Inherit the Wind

David Troughton stars as Matthew Harrison Brady, the prosecuting attorney, who is very much supported by the whole bible-belt community and as soon as he arrives he has the support of the local reverend and mayor, and it’s not long before he has the support of the local judge. Kevin Spacey is greeted as the devil when he arrives and has a very much uphill struggle to put forward the case of his client.
 
The advocacy is typically American with objections thrown in, but the reasons for some of them have you laughing, and the examination is both funny and at times serious and emotional. The advocacy is interesting, particularly when the judge refuses to let Drummond (Spacey) call any expert evidence, saying he will only allow expert evidence based on the bible. Drummond calls just one, but very interesting witness – Matthew Harrison Brady, the prosecuting attorney takes the stand for cross examination, and the exchange between these two brilliant actors sets up the final conclusion of the play.
 
The scenery is very typical 1920s cosy mid-America, with ornate fans lazily swirling above the courtroom and members of the public waving theiry fans and mopping their brows in the summer heat. The stage itself is incredibly deep, representing the high street at times, and trailing away into the distance, which allows for actors to march and sing hymns towards the audience as they approach.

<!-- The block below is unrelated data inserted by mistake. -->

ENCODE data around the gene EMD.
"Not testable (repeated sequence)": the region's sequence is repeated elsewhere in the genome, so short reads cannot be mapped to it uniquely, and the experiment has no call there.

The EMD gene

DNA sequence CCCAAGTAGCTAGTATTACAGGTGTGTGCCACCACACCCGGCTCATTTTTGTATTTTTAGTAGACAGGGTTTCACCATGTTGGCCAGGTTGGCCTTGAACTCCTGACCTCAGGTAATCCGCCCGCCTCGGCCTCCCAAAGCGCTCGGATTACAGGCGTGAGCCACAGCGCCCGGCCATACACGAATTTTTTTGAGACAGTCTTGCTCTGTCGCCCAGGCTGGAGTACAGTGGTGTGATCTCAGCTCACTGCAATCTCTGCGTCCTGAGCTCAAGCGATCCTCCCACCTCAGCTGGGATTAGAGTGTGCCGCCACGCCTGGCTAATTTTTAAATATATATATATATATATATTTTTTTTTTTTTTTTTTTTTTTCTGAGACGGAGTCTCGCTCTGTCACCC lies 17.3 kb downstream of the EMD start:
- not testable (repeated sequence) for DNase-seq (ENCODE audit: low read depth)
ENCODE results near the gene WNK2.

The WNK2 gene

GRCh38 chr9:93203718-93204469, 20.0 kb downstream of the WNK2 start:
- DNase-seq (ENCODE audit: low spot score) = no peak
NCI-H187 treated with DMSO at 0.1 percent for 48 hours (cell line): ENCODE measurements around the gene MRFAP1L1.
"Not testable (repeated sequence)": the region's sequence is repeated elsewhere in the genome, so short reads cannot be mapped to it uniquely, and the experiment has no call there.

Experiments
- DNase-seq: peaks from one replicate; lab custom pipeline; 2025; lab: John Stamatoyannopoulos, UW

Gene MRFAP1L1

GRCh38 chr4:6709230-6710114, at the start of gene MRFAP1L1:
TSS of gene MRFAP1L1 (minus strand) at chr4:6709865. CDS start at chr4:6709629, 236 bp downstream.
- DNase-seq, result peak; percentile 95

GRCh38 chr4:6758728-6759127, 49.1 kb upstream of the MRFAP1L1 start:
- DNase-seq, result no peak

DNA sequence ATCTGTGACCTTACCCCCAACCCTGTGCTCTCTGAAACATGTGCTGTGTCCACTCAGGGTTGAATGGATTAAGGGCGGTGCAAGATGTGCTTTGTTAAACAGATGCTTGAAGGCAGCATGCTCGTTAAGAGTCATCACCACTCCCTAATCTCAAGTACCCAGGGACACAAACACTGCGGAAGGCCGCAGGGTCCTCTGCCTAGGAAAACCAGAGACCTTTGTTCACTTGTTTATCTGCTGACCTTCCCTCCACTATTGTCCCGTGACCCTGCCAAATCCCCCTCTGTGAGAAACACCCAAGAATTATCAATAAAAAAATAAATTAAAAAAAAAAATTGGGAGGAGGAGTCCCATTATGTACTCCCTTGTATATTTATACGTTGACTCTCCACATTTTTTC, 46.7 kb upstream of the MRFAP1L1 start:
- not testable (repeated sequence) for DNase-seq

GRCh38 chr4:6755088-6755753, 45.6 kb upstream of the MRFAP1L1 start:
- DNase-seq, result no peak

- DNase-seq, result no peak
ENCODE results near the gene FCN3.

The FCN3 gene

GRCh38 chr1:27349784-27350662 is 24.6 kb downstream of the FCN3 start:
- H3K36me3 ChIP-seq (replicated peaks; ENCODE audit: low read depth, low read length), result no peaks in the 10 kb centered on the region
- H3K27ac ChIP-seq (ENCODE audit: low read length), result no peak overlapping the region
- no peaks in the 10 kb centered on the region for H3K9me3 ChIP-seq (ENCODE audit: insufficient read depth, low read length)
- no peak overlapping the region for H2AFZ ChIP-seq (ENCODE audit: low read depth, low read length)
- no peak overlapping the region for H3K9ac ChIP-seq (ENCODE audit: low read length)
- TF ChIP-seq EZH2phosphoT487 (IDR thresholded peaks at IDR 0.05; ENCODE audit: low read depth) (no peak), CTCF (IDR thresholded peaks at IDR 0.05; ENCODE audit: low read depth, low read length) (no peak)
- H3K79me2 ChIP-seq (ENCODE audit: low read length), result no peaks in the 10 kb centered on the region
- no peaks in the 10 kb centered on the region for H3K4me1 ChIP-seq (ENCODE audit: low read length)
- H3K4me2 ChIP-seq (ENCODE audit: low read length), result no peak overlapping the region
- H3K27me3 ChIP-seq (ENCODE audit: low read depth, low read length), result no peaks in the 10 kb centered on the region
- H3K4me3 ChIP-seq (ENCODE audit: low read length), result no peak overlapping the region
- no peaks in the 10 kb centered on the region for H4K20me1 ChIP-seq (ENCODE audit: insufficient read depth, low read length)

The acting itself is excellent, with some brilliant performances from both attorneys, who completely fall into character adopting nuances in their walking and even their breathing. Drummond is dry and witty while Harrison Brady is a devout believer in the bible and acts as a spokesperson for the town when he puts his case forward (very much with the support of the public in the benches behind the judge). Sonya Cassidy also deserves a mention, who brilliantly struggles between her love for Bertam Cates, and her loyalty with her father – the town’s reverend.
 
The ultimate lesson is less of a science/god argument than it is to debate the whole issue of freedom of thought and whether people, even in small town rural America, are allowed to think for themselves and speak openly about their thoughts. Whilst at first glance it appears that these are issues all dealt with nearly 100 years ago, they are very much issues that are still alive today, and director Trever Nunn highlights this to great effect, leaving you with the realisation that while a lot has changed, a lot of the issues alive then are still there today.

David Bywater is a solicitor in the commercial insurance team, Weightmans LLP.